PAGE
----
One day, God willing, there will be no more need to write about the relationship between Christians and the LGBTQ community. Equality and acceptance will be the set position for churches, and the debate will be over. Apologies will be made, contrition offered, even penance performed. A new pattern will emerge, and authentic Christian values and virtues can dominate. As I say, God willing. That many of you reading this opening paragraph will likely doubt me speaks volumes about how much damage has been caused.
It often surprises people when they learn that the subject is hardly even mentioned in the Bible, especially when we remember how much time so many people devote to it, and how many other subjects— justice, peace, the horror of poverty and suffering, for example — are given so much Biblical coverage. The Old Testament is often quoted, but without a thorough understanding and with a painful disregard for its authentic nature. These texts are not history, and certainly not some guide to contemporary living—witness the defense of slavery, ethnic cleansing, and the archaic treatment of women. The story of Sodom, for example, is actually about protecting one’s guests, and loving God, rather than condemning gays and lesbians. The homophobic element was injected centuries later by the early medieval church, for all sorts of political and sociological reasons.
When the Hebrew Scriptures do mention homosexuality—and it’s men, and never women, by the way—it also refers to the unacceptability of certain combinations of cloth, eating the wrong foods, or having sex with a woman when she is menstruating. Odd how the only segments of these lists that are still embraced are those disapproving of gay sex. It’s the very cherry-picking of which they accuse others.
Jesus doesn’t mention homosexuality at all, and is in fact startlingly unconcerned with the sex lives of those whom he encounters, often criticizing those who do condemn. The central teaching of the Gospels is love and compassion, and if one group does provoke him to anger it’s the puritans and moralists. Omission does not necessarily signify approval, but there may be one incident where Jesus does pass comment. He is approached by a Roman centurion, who explains that his slave, a man he loves very much, is dying. Will Jesus heal him? The servant is cured, and Jesus is amazed at the soldier’s faith.
Jesus doesn’t mention homosexuality at all, and is in fact startlingly unconcerned with the sex lives of those whom he encounters, often criticizing those who do condemn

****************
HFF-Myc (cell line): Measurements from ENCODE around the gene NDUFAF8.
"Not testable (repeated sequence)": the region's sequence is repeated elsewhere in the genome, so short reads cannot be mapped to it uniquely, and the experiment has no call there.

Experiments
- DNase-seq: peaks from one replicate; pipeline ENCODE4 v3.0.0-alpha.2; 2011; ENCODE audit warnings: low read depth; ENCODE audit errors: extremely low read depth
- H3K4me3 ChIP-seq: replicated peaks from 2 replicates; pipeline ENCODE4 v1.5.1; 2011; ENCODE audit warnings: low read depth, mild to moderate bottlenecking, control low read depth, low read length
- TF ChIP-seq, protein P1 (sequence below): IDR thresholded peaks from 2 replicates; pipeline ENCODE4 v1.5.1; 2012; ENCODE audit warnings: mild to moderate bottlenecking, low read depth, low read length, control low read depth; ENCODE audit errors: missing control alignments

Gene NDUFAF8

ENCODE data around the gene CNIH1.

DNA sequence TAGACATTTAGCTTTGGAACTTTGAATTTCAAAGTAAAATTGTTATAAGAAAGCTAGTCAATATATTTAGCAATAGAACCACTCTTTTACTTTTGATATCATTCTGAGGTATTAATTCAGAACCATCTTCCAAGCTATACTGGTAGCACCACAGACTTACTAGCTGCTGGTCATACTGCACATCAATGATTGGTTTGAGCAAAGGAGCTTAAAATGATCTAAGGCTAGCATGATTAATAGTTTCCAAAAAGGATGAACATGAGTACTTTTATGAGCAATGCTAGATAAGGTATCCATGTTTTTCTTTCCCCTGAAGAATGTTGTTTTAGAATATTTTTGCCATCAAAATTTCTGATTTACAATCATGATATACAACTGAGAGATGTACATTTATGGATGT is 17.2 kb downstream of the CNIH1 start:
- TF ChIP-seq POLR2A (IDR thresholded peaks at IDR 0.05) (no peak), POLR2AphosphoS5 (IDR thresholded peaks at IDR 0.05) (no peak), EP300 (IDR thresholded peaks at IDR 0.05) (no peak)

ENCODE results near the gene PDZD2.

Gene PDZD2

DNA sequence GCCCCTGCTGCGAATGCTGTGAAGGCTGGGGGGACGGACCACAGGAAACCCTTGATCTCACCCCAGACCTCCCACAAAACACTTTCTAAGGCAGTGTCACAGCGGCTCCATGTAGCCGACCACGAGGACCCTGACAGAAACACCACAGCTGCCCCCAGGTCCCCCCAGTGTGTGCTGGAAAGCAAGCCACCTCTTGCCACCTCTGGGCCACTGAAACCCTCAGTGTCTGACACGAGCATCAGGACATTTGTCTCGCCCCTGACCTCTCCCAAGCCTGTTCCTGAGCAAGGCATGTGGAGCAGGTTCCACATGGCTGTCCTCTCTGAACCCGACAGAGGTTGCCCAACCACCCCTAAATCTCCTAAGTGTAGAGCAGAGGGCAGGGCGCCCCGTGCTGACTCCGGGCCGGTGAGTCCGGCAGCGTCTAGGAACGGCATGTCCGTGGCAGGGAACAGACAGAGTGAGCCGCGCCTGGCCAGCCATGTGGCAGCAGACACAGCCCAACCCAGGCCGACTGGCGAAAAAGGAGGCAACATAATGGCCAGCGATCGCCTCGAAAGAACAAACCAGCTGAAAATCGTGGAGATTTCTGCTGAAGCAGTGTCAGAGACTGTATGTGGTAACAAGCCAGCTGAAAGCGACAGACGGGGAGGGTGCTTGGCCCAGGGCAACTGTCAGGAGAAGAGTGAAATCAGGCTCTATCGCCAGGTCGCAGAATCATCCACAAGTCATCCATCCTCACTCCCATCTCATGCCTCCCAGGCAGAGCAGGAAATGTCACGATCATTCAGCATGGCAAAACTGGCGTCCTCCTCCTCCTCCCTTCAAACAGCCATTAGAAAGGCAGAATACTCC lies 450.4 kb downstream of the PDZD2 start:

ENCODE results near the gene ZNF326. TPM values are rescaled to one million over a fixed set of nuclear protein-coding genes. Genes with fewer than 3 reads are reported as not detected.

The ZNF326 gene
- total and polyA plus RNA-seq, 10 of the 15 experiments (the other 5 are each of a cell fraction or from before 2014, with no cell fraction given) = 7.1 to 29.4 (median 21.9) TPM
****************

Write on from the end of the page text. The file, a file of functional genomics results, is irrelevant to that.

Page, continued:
In first-century Palestine, the Jewish people were humiliated by Rome’s occupation, and in an attempt to mock their oppressors would joke that Roman soldiers had sex with each other and with their male slaves. The dark humour of the powerless. Combine this with the specific Greek words used in this story for “love,” which go far beyond “affection” or “friendship,” and it may well have been that this scene was taken as a clear reference to a same-sex relationship.
The apostle Paul does speak briefly about homosexuality, but we ought to remember that the word itself didn’t exist until many centuries later, and Paul was responding not to committed, loving relationships but to heterosexual men using boys for sex—significantly, the Greek word he uses is “exchange.” He is speaking of an abuse of power and of exploitation of the vulnerable, sometimes for pleasure and often as part of Roman and Greek religious rituals. Paul was a sublime thinker, but isn’t really part of the modern conversation around this issue.
Part of this narrative goes far beyond the Bible, of course. Horribly damaging church policies towards the LGBTQ community, and to women, Jews, and Indigenous people, can often be traced to the need to preserve power and control, and have had nothing at all to do with the frequently radical culture of, in particular, the New Testament. There’s a bitter continuum here, extending from abortion to sexual identity to clericalism and the equality of all believers.
But the Bible matters, and along with faith, reason, and experience, should be the foundation of the Christian conscience. I would never argue that it blasts support for LGBTQ people, but equally, when we read this collection of books with knowledge and without malice, I believe that it doesn’t condemn it either. In short, it doesn’t say very much at all. What it does say, and sing and shout and demand, is empathy, kindness, and justice. This should be the overwhelming concern of the Christian, from the most casual congregant to the most senior prelate. And that is something every follower of Jesus should state with—well, with enormous pride.